Six  agricultural colonies were established in Northern Cotabato  from 1913-1919. Although considerably successful for having increased the production of rice and corn and making headway in initiating a harmonized inter-ethnic relations in Cotabato, the succeeding Wood’s administration considered these inconsequential compared with what it considered exorbitant government expenditures. The resettlement projects, however, were revived during Quezon’s Commonwealth Regime  following the same objectives instituted by the Americans. Furthermore, Quezon thought this to help ameliorate the tenants who were already restive in Luzon. Thus, the National Land Settlement Administration (NLSA) was born on October 22,1938 with the promulgation of the Commonwealth Act no.441.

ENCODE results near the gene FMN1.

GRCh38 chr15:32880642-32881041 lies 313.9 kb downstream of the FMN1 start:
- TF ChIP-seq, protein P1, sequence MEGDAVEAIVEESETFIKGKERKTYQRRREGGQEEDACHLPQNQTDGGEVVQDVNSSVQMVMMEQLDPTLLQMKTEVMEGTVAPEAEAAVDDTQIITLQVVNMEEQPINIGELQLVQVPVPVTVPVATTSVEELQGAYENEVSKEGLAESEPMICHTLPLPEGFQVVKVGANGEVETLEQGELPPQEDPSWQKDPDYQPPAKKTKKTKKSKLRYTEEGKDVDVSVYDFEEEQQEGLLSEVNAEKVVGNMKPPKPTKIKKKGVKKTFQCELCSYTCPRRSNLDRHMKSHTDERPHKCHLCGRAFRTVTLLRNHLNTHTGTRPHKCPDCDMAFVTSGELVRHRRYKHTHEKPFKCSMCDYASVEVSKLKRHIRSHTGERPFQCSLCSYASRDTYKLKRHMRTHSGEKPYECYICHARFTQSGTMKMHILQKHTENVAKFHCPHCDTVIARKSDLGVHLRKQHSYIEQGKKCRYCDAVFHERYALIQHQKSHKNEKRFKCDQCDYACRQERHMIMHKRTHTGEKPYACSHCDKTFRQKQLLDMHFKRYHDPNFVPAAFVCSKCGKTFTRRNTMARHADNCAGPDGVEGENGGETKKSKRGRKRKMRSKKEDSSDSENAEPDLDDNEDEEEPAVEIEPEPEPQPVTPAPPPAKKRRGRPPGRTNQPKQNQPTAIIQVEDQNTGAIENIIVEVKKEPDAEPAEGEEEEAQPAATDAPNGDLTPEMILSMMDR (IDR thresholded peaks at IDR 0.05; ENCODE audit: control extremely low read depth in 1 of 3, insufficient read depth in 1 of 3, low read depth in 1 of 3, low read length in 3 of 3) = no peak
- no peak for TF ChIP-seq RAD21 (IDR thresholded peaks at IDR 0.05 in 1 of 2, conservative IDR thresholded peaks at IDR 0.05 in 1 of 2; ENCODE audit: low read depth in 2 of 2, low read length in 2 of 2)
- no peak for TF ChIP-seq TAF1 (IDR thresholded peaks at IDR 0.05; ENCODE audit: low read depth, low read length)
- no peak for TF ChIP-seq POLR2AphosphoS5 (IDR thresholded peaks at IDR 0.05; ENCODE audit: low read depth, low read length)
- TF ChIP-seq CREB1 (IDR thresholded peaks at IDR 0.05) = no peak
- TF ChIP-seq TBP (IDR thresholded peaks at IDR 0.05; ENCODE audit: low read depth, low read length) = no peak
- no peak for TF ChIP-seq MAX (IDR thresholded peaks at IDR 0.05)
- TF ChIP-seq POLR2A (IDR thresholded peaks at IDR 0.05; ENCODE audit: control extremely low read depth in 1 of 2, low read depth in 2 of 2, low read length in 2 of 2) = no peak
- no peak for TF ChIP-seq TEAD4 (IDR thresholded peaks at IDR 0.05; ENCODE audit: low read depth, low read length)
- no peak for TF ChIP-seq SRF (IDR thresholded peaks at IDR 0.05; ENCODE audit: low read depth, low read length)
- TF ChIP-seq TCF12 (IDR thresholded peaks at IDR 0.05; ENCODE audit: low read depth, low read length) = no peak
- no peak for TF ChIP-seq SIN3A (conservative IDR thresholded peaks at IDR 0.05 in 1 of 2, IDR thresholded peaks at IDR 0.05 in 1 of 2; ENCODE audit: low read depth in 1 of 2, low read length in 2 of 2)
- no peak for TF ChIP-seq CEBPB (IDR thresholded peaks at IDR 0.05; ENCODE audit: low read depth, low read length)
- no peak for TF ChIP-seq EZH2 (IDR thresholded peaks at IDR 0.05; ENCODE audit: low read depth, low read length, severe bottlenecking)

Compared with the agricultural colonies of the Americans, this was a huge project  funded by the National Development Corporation(NDC) . Quezon borrowed from this corporation P200,000.00 to finance the settlement project.[5]He envisioned a Mindanao that would not only serve the government’s need for increased revenue but also a well-integrated citizenry , peaceful and law-abiding. Through his Social Justice program,  landless peasants from Luzon were given lands in famously fertile  Allah and Koronadal Valleys of southern Cotabato.
Alongside the NLSA resettlement project was a comprehensive development  plan of  tapping  the hydro-electric resources  of Lanao’s Maria Cristina Falls for industrial purposes. We know of this today as the National Power Corporation.